Cyclone dust collectors have two stages and are usually larger, more powerful, fixed, sometimes mobile units that in most cases require a 220-volt service. The first stage is the separation stage. Cyclones draw wood chips and dust into a funnel-shaped chamber where everything but the small dust particles fly around the outside of the cone and spiral down in the dust pail. The second stage occurs when the tiny dust particles are drawn up through the center of the funnel (the eye of the storm) and into the pleaded filter stage where these tiny particles are filtered and drop harmlessly into the plastic bag at the bottom of the pleated filter. When this bag fills with wood powder, it is taken off and emptied. The results are undeniable, cyclone dust collectors are an extremely efficient method of dust collection.
The picture below shows chips collected from the dust collector pail (left) and the wood powder collected from the pleated filter’s plastic bag (right).

The Assembly:

The CWI-DCP020H comes very well packed in a single, 208lb box and the assembly is very straight forward due in large part to the easy to follow instructions. I will warn up right up front, unless you have access to a hoist, you’ll need to call on a friend for help installing the main housing (cyclone motor assembly). This part of the unit is heavy; it weighed in on my scale at 85lbs.assembly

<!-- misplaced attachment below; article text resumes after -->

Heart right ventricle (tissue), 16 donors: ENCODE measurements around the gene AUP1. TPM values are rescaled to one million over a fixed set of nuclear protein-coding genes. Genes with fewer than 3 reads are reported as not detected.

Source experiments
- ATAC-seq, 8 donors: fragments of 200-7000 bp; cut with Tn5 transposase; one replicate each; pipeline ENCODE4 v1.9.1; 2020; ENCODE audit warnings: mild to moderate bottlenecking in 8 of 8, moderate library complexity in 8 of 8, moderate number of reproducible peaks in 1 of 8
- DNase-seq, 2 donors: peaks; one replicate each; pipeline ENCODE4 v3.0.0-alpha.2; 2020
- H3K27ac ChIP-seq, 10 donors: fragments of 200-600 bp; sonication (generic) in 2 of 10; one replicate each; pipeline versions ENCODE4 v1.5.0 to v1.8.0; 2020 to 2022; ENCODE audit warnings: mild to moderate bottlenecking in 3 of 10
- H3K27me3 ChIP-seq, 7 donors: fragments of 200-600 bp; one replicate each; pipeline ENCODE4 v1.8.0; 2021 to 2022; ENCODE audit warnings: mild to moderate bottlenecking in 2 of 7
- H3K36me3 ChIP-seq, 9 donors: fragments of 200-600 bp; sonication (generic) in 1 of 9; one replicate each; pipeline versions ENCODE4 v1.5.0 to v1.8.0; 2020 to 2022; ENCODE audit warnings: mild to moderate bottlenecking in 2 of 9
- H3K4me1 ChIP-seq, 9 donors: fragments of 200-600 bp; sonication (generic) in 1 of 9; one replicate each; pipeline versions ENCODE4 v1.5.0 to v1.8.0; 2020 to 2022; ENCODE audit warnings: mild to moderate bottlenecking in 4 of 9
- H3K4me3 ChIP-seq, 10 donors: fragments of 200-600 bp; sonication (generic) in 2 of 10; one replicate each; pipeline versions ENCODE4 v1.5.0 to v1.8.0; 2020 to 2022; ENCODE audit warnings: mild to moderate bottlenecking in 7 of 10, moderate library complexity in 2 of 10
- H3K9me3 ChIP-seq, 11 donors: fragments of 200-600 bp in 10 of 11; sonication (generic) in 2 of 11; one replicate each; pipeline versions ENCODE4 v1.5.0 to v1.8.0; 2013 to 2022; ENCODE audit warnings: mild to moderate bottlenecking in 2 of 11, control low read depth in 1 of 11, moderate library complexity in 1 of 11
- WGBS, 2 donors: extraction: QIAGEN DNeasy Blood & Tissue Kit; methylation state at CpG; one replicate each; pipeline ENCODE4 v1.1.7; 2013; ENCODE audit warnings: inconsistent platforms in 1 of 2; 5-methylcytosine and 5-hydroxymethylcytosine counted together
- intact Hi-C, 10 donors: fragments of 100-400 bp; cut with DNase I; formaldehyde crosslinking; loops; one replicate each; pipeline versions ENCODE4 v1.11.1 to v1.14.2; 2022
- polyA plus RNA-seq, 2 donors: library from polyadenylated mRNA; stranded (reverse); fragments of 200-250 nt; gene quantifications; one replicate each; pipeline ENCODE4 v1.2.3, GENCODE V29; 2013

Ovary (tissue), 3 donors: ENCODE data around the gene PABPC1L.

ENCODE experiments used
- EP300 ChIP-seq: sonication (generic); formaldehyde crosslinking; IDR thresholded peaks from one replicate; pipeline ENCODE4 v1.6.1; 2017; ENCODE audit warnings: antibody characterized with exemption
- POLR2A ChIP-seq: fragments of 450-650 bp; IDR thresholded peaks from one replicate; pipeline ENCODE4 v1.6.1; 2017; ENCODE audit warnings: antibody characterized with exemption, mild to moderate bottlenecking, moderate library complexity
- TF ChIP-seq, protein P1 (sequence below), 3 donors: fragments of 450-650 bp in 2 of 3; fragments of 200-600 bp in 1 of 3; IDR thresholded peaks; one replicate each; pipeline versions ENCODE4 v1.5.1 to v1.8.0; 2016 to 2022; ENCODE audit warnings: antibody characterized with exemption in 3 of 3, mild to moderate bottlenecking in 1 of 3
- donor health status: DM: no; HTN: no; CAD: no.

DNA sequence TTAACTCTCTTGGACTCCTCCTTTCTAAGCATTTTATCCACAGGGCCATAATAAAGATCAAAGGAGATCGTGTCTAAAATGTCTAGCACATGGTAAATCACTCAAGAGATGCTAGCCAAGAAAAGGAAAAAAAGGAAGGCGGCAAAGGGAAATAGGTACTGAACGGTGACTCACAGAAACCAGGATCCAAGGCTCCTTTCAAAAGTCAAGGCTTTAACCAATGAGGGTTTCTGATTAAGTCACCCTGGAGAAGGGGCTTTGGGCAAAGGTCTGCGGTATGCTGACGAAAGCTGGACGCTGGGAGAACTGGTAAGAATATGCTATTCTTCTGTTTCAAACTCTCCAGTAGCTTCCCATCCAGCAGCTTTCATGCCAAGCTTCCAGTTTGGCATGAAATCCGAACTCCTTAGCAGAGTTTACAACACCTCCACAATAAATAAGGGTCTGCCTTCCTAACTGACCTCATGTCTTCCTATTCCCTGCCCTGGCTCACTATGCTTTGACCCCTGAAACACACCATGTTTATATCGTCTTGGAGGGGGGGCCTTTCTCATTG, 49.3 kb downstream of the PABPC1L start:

inventoryWhen I assemble any type of machinery, I like to take everything out of the box, hardware included and either lay it on the floor or preferably, put it on the workbench. That way I can inventory all the parts and make sure, I have all the necessary hardware.

With all the parts accounted for and the assembly instructions already read, I am ready to assemble the cyclone dust collector. I’ve set aside the main housing (cyclone motor assembly) and assembled the heavy structural steel frame along with the 28 gallon dust drum. Both of these have multi direction casters mounted to their bottoms and they make moving the entire unit around the shop when necessary, very easy.

steel frameBefore I install the main housing onto the frame, there are a number of nice features on the CWI-DCP020H that are worth mentioning including the dual 4” dust Inlets or one 6” diameter inlet. This makes it easy to adapt the unit to numerous dust piping configurations.